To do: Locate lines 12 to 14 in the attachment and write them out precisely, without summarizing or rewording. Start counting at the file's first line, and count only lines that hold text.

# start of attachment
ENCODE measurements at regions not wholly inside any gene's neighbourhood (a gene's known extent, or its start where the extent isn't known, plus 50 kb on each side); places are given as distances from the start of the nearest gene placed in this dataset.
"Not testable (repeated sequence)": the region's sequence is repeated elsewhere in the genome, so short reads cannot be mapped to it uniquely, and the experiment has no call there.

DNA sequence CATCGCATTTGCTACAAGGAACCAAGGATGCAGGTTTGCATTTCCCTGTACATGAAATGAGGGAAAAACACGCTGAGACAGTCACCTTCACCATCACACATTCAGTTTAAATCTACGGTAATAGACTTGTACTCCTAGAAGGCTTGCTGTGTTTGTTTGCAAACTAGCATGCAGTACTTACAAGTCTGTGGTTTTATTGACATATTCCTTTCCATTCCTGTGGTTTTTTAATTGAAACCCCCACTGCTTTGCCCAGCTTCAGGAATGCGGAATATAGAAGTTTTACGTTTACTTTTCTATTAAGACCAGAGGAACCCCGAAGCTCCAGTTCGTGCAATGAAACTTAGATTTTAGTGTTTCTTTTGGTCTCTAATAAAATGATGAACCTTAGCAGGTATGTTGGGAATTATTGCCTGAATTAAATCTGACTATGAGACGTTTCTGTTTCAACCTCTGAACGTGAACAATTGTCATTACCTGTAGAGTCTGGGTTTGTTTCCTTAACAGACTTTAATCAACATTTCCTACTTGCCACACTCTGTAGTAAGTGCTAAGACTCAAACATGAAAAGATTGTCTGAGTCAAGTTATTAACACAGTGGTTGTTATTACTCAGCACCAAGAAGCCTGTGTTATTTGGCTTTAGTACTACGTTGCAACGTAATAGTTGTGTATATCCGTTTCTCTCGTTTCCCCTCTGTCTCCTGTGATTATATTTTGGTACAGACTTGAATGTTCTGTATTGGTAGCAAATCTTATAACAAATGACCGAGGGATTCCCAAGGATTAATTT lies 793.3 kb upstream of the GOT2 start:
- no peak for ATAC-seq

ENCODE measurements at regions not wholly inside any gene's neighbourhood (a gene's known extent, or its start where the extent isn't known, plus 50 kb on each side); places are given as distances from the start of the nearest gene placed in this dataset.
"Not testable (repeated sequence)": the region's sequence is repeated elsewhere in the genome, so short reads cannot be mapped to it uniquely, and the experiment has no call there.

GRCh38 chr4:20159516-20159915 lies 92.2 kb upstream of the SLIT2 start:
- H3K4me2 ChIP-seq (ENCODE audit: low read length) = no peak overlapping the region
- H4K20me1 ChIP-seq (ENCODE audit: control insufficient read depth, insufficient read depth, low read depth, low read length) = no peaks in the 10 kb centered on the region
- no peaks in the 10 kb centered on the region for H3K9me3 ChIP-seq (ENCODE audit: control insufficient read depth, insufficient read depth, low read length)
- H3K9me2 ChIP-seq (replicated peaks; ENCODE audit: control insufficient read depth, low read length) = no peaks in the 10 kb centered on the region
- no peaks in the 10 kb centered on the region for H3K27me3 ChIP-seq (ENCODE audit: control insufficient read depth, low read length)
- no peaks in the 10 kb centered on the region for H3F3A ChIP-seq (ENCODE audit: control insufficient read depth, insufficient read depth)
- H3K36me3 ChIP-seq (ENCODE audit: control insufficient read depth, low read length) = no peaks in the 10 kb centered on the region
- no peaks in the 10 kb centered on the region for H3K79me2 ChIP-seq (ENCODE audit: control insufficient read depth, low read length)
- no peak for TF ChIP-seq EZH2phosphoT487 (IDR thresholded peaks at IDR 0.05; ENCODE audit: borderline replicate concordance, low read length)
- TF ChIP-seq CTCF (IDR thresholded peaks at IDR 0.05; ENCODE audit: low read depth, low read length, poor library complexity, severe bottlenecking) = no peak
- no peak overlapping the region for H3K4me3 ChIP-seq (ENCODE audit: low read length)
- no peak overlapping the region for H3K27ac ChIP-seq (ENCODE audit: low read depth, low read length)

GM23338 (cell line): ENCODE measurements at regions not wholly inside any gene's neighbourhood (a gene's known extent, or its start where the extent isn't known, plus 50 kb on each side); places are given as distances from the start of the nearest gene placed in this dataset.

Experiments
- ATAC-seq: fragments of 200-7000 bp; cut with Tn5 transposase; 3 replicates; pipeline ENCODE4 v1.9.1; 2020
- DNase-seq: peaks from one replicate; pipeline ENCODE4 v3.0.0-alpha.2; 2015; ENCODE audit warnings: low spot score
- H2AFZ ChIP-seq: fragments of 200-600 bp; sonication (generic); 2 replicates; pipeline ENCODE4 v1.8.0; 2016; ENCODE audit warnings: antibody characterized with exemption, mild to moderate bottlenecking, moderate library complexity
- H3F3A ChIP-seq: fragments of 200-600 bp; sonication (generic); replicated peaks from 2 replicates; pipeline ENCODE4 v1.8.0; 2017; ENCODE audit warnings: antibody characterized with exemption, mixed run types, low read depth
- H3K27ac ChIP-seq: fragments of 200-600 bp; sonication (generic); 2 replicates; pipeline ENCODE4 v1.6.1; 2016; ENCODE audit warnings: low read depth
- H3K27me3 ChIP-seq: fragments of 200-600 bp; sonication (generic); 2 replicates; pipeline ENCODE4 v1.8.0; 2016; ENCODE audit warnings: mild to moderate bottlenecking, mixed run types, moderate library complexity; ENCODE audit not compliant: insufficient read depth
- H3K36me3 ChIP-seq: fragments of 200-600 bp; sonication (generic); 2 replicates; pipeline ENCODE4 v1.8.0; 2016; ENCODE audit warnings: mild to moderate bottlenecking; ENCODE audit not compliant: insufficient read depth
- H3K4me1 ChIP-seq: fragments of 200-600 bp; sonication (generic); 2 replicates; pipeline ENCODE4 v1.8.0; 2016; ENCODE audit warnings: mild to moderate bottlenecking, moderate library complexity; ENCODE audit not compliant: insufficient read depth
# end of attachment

- no peaks in the 10 kb centered on the region for H3K27me3 ChIP-seq (ENCODE audit: control insufficient read depth, low read length)
- no peaks in the 10 kb centered on the region for H3F3A ChIP-seq (ENCODE audit: control insufficient read depth, insufficient read depth)
- H3K36me3 ChIP-seq (ENCODE audit: control insufficient read depth, low read length) = no peaks in the 10 kb centered on the region